Russia's cyber blockade of Georgia worked. Could it happen here?

Lesson learned: DDoS attacks, as well as the response to them, can cripple a country

The Russian and Georgia war last August began in cyberspace with sporadic denial-of-service attacks, targeted primarily at news and government Web sites weeks before the shooting started. And at first, says Eka Tkeshelashvili, secretary of the National Security Council of Georgia, the government wasn't certain what to make of it.

Georgian officials believed it was an effort by Russia to apply psychological pressure on the country and cause some disruption, "but not to the extent that the whole banking system would have been shut off, crippling the economy," says Tkeshelashvili.

But that's exactly what happened. As armed hostilities began, the distributed denial-of-service (DDoS) attacks increased in severity, making news and government Web sites impossible to reach. Banks shut down servers to protect themselves from the theft of data, but a flood of false information and erroneous IP packets presumably originated in Russia triggered an automated response from international banks to sever connections to the country.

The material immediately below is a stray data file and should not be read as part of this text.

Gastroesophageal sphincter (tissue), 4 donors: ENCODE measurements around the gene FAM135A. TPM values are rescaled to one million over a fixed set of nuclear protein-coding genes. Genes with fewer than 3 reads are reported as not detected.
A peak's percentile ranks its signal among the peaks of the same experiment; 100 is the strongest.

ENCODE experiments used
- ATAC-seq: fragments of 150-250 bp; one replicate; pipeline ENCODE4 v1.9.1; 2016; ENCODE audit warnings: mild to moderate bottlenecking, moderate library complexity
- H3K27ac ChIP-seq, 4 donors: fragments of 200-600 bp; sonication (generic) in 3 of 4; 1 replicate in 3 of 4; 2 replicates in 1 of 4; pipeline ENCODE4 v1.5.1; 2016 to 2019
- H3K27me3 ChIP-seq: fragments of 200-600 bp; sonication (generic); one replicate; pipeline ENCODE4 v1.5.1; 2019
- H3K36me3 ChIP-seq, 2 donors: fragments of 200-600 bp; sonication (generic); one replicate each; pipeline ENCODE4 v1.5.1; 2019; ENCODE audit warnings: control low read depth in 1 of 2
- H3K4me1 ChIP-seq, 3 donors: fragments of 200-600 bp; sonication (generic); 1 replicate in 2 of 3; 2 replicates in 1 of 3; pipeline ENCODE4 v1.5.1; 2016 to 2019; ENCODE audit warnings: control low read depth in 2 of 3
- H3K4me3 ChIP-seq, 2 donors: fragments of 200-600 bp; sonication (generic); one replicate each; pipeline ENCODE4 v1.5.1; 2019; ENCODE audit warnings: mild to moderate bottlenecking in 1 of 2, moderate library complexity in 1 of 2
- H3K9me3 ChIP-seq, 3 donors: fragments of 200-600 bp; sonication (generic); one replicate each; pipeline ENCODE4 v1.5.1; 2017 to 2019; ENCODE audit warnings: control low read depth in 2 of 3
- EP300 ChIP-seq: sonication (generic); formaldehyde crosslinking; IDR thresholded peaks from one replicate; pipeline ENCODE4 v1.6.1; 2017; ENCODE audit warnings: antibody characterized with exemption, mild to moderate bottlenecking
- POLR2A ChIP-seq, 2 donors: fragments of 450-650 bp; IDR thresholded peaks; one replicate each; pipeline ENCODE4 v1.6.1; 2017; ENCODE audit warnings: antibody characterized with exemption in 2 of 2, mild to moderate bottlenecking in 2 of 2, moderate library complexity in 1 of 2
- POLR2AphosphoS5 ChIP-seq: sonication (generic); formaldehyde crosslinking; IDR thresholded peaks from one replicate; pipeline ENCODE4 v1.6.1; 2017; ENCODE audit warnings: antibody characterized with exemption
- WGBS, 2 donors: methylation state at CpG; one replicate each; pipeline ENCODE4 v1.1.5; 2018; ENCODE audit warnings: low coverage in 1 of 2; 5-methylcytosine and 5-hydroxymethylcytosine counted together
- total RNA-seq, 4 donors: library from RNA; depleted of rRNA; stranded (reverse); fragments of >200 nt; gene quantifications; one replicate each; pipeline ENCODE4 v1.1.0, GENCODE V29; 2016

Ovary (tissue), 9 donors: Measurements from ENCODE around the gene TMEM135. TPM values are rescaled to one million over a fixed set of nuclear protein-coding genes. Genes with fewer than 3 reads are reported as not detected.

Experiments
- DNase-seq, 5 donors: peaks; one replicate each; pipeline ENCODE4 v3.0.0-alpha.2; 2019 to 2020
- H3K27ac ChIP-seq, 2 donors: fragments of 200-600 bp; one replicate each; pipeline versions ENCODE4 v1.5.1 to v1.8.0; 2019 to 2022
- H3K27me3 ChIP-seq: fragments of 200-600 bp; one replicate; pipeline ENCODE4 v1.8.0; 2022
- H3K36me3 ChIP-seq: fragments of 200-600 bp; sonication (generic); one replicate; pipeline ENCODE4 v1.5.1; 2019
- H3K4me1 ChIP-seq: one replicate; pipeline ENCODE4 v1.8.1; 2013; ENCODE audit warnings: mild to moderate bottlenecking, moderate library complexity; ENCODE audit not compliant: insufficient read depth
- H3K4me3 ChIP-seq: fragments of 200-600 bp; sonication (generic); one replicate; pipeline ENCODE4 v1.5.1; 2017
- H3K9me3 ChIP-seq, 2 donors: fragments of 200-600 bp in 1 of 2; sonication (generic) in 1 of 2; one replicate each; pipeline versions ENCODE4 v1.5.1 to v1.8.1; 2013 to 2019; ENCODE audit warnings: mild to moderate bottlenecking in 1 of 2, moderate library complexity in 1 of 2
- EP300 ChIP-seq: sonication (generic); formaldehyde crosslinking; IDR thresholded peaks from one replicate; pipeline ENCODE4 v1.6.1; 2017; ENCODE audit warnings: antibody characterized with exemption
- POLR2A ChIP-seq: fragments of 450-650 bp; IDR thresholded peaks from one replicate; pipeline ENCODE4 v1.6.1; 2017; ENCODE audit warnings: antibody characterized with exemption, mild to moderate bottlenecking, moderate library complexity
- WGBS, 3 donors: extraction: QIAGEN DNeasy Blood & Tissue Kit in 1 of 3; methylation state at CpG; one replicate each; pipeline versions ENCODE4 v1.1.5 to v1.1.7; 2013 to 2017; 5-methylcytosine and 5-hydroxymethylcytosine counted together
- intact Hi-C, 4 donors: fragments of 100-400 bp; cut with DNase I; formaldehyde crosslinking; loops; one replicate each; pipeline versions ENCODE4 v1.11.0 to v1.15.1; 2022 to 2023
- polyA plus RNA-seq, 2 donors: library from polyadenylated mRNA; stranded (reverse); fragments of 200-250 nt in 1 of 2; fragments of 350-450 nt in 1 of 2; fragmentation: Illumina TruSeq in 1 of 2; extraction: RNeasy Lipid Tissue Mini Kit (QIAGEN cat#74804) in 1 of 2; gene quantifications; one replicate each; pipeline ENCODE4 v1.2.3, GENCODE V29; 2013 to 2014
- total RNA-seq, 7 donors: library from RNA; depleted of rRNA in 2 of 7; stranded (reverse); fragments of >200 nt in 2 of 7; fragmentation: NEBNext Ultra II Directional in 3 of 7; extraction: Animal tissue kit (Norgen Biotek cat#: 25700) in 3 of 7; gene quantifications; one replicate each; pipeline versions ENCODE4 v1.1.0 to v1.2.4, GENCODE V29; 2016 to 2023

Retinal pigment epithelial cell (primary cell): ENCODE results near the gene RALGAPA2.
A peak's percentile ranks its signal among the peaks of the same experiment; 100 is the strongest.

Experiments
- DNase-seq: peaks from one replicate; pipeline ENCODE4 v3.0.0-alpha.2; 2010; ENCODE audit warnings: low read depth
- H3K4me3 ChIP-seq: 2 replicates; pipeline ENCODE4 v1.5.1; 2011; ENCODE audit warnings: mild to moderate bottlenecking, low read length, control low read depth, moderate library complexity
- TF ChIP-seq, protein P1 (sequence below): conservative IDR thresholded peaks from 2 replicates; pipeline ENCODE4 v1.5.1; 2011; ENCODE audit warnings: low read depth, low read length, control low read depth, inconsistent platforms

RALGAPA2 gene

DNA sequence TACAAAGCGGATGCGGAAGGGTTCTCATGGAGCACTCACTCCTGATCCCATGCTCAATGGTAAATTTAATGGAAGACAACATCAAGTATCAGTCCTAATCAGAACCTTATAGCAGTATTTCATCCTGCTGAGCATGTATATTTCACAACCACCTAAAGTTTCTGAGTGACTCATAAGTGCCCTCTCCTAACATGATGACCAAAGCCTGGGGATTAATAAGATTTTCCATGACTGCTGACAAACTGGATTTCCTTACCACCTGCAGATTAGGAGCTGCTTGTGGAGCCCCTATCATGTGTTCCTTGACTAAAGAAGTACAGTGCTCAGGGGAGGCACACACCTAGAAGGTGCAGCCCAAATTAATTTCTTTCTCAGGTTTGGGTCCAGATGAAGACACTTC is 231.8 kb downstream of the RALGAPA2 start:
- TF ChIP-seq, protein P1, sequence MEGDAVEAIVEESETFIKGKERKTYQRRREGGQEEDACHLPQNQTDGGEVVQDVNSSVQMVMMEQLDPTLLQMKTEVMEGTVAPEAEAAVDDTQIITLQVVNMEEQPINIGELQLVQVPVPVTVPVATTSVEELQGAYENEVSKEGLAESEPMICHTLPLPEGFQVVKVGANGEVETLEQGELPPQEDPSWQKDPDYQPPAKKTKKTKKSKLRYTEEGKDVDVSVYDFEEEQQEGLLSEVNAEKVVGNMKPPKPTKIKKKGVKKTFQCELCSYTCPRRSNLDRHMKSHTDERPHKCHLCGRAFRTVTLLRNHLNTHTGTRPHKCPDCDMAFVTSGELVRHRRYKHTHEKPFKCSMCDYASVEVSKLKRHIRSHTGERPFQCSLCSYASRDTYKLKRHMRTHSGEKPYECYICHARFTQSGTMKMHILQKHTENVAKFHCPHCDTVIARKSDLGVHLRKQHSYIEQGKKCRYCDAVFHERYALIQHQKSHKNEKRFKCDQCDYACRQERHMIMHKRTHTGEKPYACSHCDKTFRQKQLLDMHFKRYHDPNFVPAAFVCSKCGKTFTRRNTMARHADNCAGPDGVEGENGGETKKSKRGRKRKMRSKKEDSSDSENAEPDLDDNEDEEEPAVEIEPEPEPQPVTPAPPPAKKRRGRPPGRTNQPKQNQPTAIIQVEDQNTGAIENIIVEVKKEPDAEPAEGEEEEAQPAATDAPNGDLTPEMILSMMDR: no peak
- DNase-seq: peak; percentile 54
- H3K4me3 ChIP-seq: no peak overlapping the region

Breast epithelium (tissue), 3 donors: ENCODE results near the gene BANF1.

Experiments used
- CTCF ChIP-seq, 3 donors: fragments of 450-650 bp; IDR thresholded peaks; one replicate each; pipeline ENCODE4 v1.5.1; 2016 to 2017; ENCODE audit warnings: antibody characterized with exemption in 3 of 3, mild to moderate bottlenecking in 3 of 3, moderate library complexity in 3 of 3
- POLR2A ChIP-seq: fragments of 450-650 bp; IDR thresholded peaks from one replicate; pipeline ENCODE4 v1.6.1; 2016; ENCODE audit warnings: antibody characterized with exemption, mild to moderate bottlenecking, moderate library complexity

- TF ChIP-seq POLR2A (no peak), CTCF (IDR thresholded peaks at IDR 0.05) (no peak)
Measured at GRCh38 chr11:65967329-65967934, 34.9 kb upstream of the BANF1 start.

By itself, the DDoS attack was shutting down Georgia's ability to reach the world, but the problem was compounded by the reaction to the attack from financial institutions. Combined, these actions had one result: The Russians had succeeded in isolating Georgia.

Cyber blockade

In taking Georgia offline, the Russians had the Internet, in a sense, to themselves. In the initial days of the fighting, the Russian news media could present its version of the war while the Georgians dealt with what amounted to a cyber blockade.

"There is no way that Georgia could do anything at all to stop or reverse the military defeat that was staring it in the face," says Patrick Worms, a communications adviser to the Georgian government at the time of the war. "The only thing it could do was generate global condemnation of this Russian move and global sympathy for its plight, he says. For that, it needed Internet access.

But this attack was intended "to make sure that the outside world couldn't see into Georgia and make sure Georgia couldn't get in touch with the outside world," says Tom Merilo, a retired information systems auditor from Canada's largest telecom, Bell, who was in Georgia after the war to help with technical efforts to improve the networks.

The main paths for network access into Georgia are through Russia and Turkey, Merilo says. Routers in Russia or otherwise outside Georgian control were hijacked and traffic rerouted, making even connecting to Internet-based e-mail accounts, such as Gmail, difficult to impossible.

Volunteers, many from outside Georgia, helped to set up mirror sites by redirecting domains to new hosting providers in other countries. For a time, Georgia's foreign ministry Web site was hosted on Google's Blogspot service. It was a "whatever works" approach, and within a few days of the initial attack, Georgia began regaining some ability to communicate, via the Internet, with the outside.

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